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'Texas 7' gang leader to be executed Wednesday

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George Rivas, Feb. 15, 2012 (The Fort Worth Star-Telegram, Ron T. Ennis - AP) George Rivas, Feb. 15, 2012 (The Fort Worth Star-Telegram, Ron T. Ennis - AP)

HUNTSVILLE, Texas (AP) — The leader of the fugitive "Texas 7" gang was headed to the death chamber Wednesday for killing a suburban Dallas police officer during a robbery 11 years ago after organizing and pulling off Texas' biggest prison break.

George Rivas, 41, from El Paso, was set for lethal injection for gunning down Aubrey Hawkins, a 29-year-old Irving police officer who interrupted the gang's holdup of a sporting goods store on Christmas Eve 11 years ago. The seven escapees had fled a South Texas prison about two weeks earlier.

They were caught in Colorado about a month after the officer's death. One committed suicide rather than be arrested. Rivas and five others with lengthy sentences who bolted with him were returned to Texas where they separately were convicted of capital murder and sentenced to die. Rivas would be the second of the group executed.

The Texas Board of Pardons and Paroles this week voted 7-0, rejecting a clemency petition for Rivas. No eleventh hour appeals were made to try to head off the execution, the second this year in the nation's most active death penalty state.

"It's fair to say they're exhausted," attorney Mick Mickelson, who last met with Rivas a few weeks ago, said Tuesday. "He seemed ready for it."

Rivas and accomplices he hand-picked for the escape broke out of the Texas Department of Criminal Justice Connally Unit, about an hour south of San Antonio, on Dec. 13, 2000. They overpowered workers, stole their clothes, broke into the prison armory for weapons and drove off in a prison truck.

They left behind an ominous note: "You haven't heard the last of us yet."

While out of prison, they supported themselves by committing robberies.

Hawkins was shot 11 times and run over with a stolen SUV as they held up a sporting goods store closing on the holiday eve and drove off with loot that included $70,000 in cash, 44 firearms and ammunition for the guns. A month later, they were arrested in Colorado, ending a six-week nationwide manhunt. One of the fugitives, Larry Harper, committed suicide as officers closed in.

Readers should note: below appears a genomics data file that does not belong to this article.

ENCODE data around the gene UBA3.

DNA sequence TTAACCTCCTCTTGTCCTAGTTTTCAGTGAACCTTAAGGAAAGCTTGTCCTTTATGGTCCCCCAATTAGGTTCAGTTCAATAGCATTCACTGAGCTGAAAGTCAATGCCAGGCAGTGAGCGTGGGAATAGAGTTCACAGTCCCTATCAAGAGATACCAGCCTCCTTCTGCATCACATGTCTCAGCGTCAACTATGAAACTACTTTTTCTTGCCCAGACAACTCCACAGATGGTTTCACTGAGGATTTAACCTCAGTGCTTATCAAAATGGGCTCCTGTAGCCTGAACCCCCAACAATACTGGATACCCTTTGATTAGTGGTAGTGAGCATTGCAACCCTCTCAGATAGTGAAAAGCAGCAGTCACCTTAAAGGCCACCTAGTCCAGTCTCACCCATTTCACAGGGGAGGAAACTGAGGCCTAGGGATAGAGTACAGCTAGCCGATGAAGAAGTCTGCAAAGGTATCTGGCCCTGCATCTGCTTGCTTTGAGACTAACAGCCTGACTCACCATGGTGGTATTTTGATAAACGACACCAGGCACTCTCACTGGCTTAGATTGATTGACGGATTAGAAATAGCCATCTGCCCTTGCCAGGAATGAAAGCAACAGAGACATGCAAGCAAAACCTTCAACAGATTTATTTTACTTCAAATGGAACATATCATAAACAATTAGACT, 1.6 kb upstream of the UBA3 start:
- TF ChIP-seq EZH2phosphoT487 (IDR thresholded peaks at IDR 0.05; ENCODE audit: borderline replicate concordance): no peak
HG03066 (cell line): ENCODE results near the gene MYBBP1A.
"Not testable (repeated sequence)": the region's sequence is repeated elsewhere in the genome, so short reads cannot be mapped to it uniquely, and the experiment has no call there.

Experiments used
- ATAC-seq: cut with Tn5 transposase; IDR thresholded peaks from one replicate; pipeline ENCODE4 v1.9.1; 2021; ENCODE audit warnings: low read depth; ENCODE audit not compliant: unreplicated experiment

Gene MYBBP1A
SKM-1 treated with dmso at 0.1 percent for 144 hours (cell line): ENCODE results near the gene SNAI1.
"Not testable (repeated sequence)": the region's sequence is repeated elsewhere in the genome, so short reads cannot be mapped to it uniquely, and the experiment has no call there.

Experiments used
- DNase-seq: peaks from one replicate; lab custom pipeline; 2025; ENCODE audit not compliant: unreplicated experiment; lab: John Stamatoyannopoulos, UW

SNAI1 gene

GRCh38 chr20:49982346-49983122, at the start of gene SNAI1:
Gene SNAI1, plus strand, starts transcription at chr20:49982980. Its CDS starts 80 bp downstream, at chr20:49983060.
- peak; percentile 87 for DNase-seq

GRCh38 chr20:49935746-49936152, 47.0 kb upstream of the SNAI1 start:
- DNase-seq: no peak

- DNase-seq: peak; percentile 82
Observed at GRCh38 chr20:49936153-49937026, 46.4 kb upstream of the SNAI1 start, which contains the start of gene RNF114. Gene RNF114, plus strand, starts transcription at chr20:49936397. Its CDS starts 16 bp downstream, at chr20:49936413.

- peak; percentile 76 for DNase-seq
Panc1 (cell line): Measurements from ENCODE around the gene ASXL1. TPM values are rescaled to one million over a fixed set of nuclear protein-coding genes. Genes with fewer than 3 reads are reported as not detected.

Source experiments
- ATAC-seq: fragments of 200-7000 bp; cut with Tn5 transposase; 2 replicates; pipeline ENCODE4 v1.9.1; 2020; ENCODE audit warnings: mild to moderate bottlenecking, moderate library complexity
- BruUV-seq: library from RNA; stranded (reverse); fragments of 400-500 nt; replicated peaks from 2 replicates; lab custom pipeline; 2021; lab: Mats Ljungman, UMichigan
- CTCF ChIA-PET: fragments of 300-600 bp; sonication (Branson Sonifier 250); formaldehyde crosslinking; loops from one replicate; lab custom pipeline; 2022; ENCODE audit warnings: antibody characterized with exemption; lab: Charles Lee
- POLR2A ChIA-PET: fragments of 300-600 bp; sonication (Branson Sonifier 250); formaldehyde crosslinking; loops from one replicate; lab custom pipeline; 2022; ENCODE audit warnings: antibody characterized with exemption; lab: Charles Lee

In 2008, accomplice Michael Rodriguez, 45, who at the time of the breakout had a life term for arranging the slaying of his wife, ordered his appeals dropped and was executed. The four others remain on death row awaiting the outcome of court appeals.

Toby Shook, the former Dallas County assistant district attorney who prosecuted all six surviving defendants for Hawkins' death, called Rivas a manipulator with superficial charm.

"Just a pure psychopath," Shook said. "He had no fear of committing crime... He's not a very good criminal. He always got caught."

Rivas planned the escape while serving 17 life sentences for aggravated kidnapping and aggravated robbery and another life sentence for burglary. Prosecutors said his record began at age 11 when he molested a 6-year-old relative.

Wayne Huff, one of his trial lawyers, said Rivas picked accomplices for the breakout "who probably were more dangerous than he was" and failed to consider they might get caught doing robberies.

"When that cop pulled up, no one knew what to do," Huff said, calling the officer's slaying "just a tragic situation."

"The evidence was pretty overwhelming," he said. "We had no doubt at all that he'd be found guilty."

Shook said the officer's widow, who was in the death chamber to Rodriguez's lethal injection nearly four years ago, would not attend Rivas' punishment and asked him to represent her on Wednesday evening.

"Rivas has worked hard for this particular day," Shook said. "He justly deserves everything he's going to get. He's not a very good criminal. He always got caught."

Rivas was among three escapees arrested at a convenience store near a trailer park in Woodland Park, Colo. Two were in a motor home at the trailer park, where Harper shot himself to death. Two were apprehended at a motel in Colorado Springs, Colo. The men had told the people who ran the RV park they were Christian missionaries from Texas but a neighbor recognized them as the case was profiled on the TV show "America's Most Wanted" and called police.

The four former fugitives still awaiting execution are Patrick Murphy Jr. 49; Joseph Garcia, 40; Randy Halprin, 34; and Donald Newbury, 49. Newbury was set for injection in early February but was spared, at least temporarily, by a U.S. Supreme Court order.

Another execution is scheduled for next week in Texas. Keith Thurmond, 52, faces death on March 7 for killing his estranged wife and her boyfriend at their home near Houston more than 10 years ago.

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